How To Heal A Difficult Relationship With Your Parents
A relationship with a parent is one of life’s most delicate bonds, the nature of which can have far reaching impacts on each of us. The dynamic of this pivotal relationship usually changes significantly as we become adults. This ideally involves parent and child moving towards a mature adult relationship, moving beyond that of caregiver and child.
Although for some, the parental tie brings up feelings of aggravation, tension and uncertainty, with time and energy many parents can become a source of great emotional nourishment and support.
Some people choose to live separate lives to one or both parents. Others, for good reasons, feel the best decision is to establish distance in their relationship. Yet for many, the parental relationship is a relationship worth investing in.
For those interested in building a more nourishing relationship with their parents, here are some ideas worth considering.
1. Work through resentment on your own first.
Rather than pushing negative feelings about your parents aside, examine them closely. Initially, it's best to do this work on your own or with a friend or therapist. Study any scenarios on your mind from your parent’s perspective. What was their intent? Did they have your interests at heart or theirs?
Sometimes this exercise is enough to shift, or at least process, feelings of resentment. If you want to speak with your parents, this will help you communicate in a neutral way with less emphasis on blame. It will also ensure your parents are more likely to respond in a receptive rather than defensive way.
2. Treat your parent with the respect you would give a good friend.
It can sadly be easy to take parents and their love and support for granted. Remember parents need and deserve our gratitude and care. Treat them with the respect and interest with which you would treat a dear friend!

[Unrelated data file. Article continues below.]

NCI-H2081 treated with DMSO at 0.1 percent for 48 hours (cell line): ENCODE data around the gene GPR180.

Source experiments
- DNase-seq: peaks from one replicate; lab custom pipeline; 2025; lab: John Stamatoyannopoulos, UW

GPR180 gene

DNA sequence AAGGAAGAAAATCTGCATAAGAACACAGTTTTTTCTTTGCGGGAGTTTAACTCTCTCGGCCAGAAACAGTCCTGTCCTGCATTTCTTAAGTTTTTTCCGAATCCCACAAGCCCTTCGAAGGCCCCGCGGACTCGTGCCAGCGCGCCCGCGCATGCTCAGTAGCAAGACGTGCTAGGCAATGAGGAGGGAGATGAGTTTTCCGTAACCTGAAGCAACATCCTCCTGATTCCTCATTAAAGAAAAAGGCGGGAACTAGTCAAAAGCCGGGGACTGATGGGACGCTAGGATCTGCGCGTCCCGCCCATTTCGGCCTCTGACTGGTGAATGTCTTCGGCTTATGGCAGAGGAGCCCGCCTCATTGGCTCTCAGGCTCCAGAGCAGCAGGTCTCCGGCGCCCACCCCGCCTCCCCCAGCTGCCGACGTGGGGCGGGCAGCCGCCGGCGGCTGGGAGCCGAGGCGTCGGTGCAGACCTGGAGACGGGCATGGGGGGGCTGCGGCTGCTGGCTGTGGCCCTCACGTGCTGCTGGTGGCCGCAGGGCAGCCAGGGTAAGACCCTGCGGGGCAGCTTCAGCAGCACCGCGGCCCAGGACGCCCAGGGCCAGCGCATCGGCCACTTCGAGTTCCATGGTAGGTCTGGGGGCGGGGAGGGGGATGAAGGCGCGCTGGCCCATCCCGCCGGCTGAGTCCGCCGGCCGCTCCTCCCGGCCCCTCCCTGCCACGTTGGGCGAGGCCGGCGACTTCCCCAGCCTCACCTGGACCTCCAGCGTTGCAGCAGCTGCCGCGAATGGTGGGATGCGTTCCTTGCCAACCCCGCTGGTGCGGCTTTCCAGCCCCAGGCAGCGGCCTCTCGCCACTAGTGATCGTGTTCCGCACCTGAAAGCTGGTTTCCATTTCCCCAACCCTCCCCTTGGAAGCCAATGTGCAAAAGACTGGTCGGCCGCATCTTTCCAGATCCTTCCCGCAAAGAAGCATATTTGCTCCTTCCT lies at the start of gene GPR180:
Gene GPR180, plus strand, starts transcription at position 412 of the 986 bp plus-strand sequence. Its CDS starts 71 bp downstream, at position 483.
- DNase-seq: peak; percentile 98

3. Polish your boundary-setting skills.
Setting healthy boundaries can be key to avoiding unnecessary irritations and resentments. Whether this be establishing ground-rules about calling before visits, the regularity of visits or the decisions you make in raising your own children, it's entirely possible to set these parameters in a firm yet loving way.
4. Manage your own expectations.
It's important to keep your expectations realistic. It's not always possible to resolve an issue after the first conversation, so treat the process as a marathon and not a sprint. Come from a place of acceptance and make sure you are listening to your parent's point of view. This can also help to stress that you're interested in building a new dynamic to help you relate to each other on a different level.
5. Invest energy in new rituals.
The types of activities you engage in with your parents should evolve as you do. Why not begin a new ritual you can share that can serve as a positive bonding experience? The key word here is new – find a different way to connect that reflects your shared growth.
This will help add extra dimensions to your relationship that will make it richer and will give you a shared activity to look forward to.